Add the chicken and scallions to the gumbo and heat through. Remove the bay leaves and season with salt and black pepper. Remove from heat and stir in the vinegar.

Serve the gumbo over rice.

This same time, years previous: the quotidian (2.1.16), stuck buttons and frozen pipes, how we got our house, taco seasoning mix, advice, please.

Saturday, January 27, 2018


Tuesday morning, the older two kids said they wanted to go snowboarding that evening. I hesitated. Snowboarding increased the likelihood of an injury, and I wasn’t too keen on complicating my week of single parenting with a hospital trip. But, I told myself, there was no point in making choices based on fear. (I didn’t drink any wine that evening, though, just in case.)

Several hours later when I got the call from my son saying that he’d taken a tumble and thought he broke his wrist, I laughed. But of course.

“The guy here says I should get an x-ray.”

“Fine,” I sighed. “But your sister drives, not you.” And then I curled up in front of the fire with a book while my children took themselves off to the ER.

The x-rays came back negative, much to my son’s dismay. “I know it’s broken,” he said. “It hurts.”

I rolled my eyes. “Don’t be a wimp."

"No, the doctor read the x-ray wrong! I'm sure of it."

"Listen, hon. They took x-rays. You can think whatever you want, but that doesn’t change the facts.” I was mad at myself for letting them go the ER without coming home first. The kid was such an alarmist. Next time, I'd make him wait a couple days before we went running off to the doctor.

Three days later, the phone rang. “I’m calling from the ER,” a woman said, “I'm so sorry, but the radiologist who reviews the ER's x-rays says that your son’s wrist actually is broken.”

I burst out laughing. “Oh, he is going to love this,” I said.

“We’d like him to come in and get it wrapped, if he can.”

“Well, he's on a 12-hour shift with the rescue squad right now —”

“Oh, perfect!” she interrupted. “Next time they bring a patient in, can he just stay a few minutes longer so I can wrap it?”

I hung up the phone and then called my son. "Congratulations," I said. "Your wrist is broken."

"I knew it," he shrieked. "I TOLD YOU." And then he added, “Actually, my wrist feels fine — I even lifted a patient out of the ambulance all by myself — it's my head that hurts now."

“Your head?” I was confused.

“Yeah, I tried to jump into the ambulance, but I misjudged and cracked my head on the doorway.”

Oh yeah. Of course he did.

This same time, years previous: omlettey egg bake, through my lens: a wedding, the quotidian (1.26.15), the quotidian (1.27.14), what you can do, housekeeping, grumble, grumble, thoughts.

Thursday, January 25, 2018

what kind of stove should we buy?

When we moved into this house, we installed a large underground gas tank for the hot water heater (although now we've partially switched to solar) and for the gas stove I’d be getting. But then costs piled up, as they are wont to do with building projects, and a friend offered to loan us an old electric stove he had in one of his rentals.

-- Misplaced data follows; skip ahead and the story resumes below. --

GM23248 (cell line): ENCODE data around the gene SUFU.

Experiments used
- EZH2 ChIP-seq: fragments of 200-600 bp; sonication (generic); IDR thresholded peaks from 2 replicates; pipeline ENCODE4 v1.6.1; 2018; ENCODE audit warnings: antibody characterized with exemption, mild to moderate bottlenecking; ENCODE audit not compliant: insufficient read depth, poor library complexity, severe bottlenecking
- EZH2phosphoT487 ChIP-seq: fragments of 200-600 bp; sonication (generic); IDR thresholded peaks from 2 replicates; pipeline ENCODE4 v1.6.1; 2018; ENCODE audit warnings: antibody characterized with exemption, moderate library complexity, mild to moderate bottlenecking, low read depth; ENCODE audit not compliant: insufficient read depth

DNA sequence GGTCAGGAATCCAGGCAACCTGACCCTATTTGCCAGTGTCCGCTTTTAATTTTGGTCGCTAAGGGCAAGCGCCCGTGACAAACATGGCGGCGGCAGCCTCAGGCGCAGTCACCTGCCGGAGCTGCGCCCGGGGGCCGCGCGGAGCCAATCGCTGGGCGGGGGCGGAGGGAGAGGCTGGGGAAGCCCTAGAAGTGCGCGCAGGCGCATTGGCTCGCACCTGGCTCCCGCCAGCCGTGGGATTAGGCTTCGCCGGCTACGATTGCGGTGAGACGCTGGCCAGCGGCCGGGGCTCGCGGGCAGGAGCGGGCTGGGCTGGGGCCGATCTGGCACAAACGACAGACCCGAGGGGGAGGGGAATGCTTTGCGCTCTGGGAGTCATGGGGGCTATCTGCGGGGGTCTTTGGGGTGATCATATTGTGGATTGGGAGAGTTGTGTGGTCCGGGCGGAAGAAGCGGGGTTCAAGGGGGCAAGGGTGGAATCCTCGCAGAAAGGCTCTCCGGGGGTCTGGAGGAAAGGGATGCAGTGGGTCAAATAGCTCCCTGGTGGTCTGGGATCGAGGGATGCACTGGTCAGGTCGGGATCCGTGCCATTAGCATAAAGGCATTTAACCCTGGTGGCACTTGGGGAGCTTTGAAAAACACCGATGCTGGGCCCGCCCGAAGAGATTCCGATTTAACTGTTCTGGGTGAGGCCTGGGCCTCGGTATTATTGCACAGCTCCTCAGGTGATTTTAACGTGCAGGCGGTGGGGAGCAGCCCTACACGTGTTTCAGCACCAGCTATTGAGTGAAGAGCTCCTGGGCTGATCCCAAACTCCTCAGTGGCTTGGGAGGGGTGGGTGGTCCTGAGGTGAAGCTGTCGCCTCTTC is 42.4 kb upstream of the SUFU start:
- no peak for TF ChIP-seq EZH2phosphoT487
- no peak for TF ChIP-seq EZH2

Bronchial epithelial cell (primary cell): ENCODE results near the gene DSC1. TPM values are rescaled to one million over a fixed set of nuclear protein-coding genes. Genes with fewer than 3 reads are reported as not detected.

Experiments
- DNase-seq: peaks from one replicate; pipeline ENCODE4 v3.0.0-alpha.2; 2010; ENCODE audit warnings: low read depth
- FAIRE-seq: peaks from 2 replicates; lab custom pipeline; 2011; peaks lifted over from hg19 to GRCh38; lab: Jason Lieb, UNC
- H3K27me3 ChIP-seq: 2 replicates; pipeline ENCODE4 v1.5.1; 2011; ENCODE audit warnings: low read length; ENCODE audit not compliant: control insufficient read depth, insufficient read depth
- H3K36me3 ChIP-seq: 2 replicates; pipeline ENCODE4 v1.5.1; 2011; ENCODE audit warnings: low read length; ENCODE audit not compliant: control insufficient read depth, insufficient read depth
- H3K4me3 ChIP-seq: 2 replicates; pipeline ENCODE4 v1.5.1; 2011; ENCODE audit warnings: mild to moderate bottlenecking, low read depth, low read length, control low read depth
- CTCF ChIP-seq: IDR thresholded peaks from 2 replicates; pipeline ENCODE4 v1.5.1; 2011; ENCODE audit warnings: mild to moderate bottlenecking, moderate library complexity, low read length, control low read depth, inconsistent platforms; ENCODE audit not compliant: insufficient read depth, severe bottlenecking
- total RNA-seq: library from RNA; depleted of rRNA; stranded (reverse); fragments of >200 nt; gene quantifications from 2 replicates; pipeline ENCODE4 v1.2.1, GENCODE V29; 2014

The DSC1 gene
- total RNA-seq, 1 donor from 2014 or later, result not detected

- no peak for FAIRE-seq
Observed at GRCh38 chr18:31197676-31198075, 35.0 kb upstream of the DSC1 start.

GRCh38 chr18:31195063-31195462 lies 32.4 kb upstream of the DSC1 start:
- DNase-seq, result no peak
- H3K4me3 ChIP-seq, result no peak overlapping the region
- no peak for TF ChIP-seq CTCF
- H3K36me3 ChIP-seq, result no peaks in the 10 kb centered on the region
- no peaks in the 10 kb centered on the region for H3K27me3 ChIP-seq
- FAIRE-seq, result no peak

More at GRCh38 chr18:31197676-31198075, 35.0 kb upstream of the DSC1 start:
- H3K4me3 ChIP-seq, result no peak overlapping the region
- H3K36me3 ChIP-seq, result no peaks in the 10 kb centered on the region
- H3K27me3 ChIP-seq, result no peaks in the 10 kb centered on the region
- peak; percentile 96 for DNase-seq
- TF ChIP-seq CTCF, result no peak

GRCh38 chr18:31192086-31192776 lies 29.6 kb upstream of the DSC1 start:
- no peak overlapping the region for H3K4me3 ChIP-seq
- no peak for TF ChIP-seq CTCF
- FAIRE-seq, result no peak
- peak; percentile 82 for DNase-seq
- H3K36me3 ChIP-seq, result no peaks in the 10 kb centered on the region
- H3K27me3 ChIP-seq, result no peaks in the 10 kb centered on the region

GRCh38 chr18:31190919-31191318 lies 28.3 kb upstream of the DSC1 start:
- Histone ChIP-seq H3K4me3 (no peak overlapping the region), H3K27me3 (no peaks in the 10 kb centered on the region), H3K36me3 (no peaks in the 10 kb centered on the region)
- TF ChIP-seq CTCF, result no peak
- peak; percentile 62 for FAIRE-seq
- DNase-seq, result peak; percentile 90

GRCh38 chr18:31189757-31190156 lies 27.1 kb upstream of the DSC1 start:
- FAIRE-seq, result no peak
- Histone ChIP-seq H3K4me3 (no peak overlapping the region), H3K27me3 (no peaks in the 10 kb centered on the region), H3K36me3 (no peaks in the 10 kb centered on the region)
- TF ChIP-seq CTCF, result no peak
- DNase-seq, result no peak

Now, twelve years later, that sweet little stove is on its last leg. The burners keep slipping down under the metal liners, turning the burners dangerously wobbly. The big one — my most-used burner — lost a screw (or something) and started swiveling out over the stove top. “Remind me to fix that,” my husband said. “I don’t want anyone to get electrocuted.” (And then he fixed it, so at least that’s no longer a problem.) Because I don’t want to be forced into an impulse purchase, and because the stove’s demise is imminent, I’ve finally started stove hunting.

Thing is, I can’t for the life of me figure out what kind of a stove I should get. All the options make my head swim. For a little bit there, I’d thought I’d settled on a stove (this one), but then we read the consumer reports and thought better of it — the oven was horrible, people said. (But then a friend told me she'd just bought that stove and it worked great, so, argh!)

“You need to do a blog post about it,” my husband said. “Get your readers to help out. They’ll know.”

So now, because my husband thinks the world of you, here I am, asking your advice. What kind of stove should I get?

My main question is whether to get a stove with a gas oven or an electric oven. My gut says gas — I can bake when the power goes out and it just feels more wholesome — but my husband says gas ovens leak more heat which would be a real pain come hot summer weather. Plus, we both wonder if electric ovens are more accurate. Also, how important is convection?

Several stipulations:
*The gas stovetop must have solid gridwork so pots and pans can easily be moved around and little kettles don’t get tippy.
*The oven must be well-vented so veggies properly roast.
*The stove must be under a thousand dollars (and preferably between six and eight hundred).

I wish there was a local appliance store — the kind where the employees can actually hold informed conversations regarding the products they sell — but there are none in our area, at least that I know of.  So it's up to you! What other important criteria am I forgetting? Is there a particular manufacturer that you trust more than others? Or one that I should absolutely avoid?

Thanks, y’all. xoxo!

This same time, years previous: the blizzard of 2016, rocks in my granola, five things, corn tortillas, pink cupcakes, movie night, baked Brie.